PROFIT & LOSS

Diamond miner tees up loan to see it through 2021

Mountain Province Diamonds has teed up a short-term US$33 million loan, after a quarter marred by extreme cold and a 22-day COVID-19 stand-down meant the delay of its planned diamond sale in Antwerp this month.

Staff reporter
 The crusher at the De Beers/Mountain Province Diamonds Gahcho Kue JV in Canada’s NWT

The crusher at the De Beers/Mountain Province Diamonds Gahcho Kue JV in Canada’s NWT

Mountain Province owns 49% of the Gahcho Kue mine in Canada's Northwest Territories, operated by majority owner De Beers.

"The cancellation of the sale coincided with our usual high cash spend during the annual winter road supply exercise, this meant that we faced some short-term liquidity challenges," president and CEO Stuart Brown said.

He said the company's loan with Dunebridge World would address this issue and allow Mountain Province time to execute on a revised mine plan.

"This plan shows us largely making up the lost production, revenue and cash generation during 2021 and should allow us to repay this loan by the end of 2021," he said.

Mountain Province expects Gahcho Kue to recover 6.3-6.5 million carats this year, on a 100% basis, with the process plant throughput expected to benefit from a planned production mitigation strategy to change to 1.1mm cut-off screens, up from 0.8mm.

The mine treated 625,582 tonnes in the March quarter, 31% less than the previous corresponding period, with 1.4 million carats recovered, a 16% drop.

However the average grade improved 22% to 2.23ct per tonne.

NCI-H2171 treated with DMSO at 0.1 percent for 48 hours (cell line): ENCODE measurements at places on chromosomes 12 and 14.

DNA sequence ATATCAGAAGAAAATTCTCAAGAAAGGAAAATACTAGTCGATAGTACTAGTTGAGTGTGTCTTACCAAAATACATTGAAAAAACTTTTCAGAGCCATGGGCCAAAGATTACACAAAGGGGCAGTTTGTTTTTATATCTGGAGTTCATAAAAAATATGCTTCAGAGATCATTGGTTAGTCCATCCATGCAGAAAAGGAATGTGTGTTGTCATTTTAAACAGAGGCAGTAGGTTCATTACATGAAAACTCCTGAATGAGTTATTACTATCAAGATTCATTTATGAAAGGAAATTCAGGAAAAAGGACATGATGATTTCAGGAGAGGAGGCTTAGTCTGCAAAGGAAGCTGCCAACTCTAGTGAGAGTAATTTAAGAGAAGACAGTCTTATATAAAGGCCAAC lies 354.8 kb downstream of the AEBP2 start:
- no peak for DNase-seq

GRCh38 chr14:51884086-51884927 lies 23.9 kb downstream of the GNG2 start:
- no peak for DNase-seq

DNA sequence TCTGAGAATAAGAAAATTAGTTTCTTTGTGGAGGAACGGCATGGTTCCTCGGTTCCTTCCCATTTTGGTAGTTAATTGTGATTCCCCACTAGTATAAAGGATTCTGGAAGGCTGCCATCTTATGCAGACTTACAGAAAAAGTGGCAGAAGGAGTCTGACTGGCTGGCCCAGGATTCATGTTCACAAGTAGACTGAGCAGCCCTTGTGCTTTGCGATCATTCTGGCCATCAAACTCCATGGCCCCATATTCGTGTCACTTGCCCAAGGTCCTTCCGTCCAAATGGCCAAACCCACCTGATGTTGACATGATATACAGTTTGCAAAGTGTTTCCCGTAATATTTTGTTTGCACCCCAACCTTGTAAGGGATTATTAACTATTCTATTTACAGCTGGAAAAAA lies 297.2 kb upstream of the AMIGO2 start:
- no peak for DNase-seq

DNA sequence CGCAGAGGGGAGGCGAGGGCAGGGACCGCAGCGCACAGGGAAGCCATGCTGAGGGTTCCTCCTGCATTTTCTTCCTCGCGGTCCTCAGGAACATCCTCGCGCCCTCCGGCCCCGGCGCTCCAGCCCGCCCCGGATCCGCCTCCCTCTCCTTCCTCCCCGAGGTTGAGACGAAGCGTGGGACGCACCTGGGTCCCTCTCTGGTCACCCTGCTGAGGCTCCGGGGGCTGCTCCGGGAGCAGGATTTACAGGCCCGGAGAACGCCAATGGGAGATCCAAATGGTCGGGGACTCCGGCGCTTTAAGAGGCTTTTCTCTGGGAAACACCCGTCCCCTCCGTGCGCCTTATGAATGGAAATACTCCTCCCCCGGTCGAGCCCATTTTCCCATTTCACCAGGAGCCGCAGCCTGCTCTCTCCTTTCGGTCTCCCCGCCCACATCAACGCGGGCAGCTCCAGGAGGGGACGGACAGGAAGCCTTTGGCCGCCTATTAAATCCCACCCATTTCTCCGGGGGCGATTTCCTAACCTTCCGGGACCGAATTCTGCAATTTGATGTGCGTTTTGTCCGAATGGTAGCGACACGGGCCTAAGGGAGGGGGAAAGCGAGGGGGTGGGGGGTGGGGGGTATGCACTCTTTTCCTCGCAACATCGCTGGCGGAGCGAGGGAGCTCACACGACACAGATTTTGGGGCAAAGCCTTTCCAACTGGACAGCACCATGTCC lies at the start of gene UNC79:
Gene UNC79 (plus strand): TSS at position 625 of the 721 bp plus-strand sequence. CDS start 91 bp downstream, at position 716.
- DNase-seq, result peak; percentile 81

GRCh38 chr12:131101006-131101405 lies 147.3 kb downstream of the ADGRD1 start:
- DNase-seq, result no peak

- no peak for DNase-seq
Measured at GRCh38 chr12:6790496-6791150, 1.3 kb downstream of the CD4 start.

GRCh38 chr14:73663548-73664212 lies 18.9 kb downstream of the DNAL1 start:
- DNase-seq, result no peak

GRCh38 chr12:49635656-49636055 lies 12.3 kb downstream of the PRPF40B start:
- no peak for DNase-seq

Mountain Province received $54.2 million from 603,000 carats sold, resulting in an average $90/ct (US$71/ct), a 6% increase on the December quarter and "a near-return to pre-pandemic pricing levels seen in Q1" of US$75/ct.

"With a tough quarter behind us, our focus now shifts to making up the carat shortfall, and revenue over the remainder of 2021," Brown said.

"There will, no doubt, still be issues to deal with in the coming months such as the intense second wave in India, hopefully with all the work being done and support we will see a recovery in India and all participants in the industry will benefit from the continued desire for natural diamonds."

Diamond demand was battered in 2020 and faces increasing competition from the emerging lab-made sector offering more affordable lookalikes. 

Mountain Province reported adjusted EBIDTA of C$19.1 million for the quarter.

Its net income was $7.3 million compared with a $41 million loss a year earlier.

Its shares (TSX: MPVD) have ranged from 25-82c over the past year and closed up 1% yesterday to 50c, capitalising it at $105 million (US$86 million).

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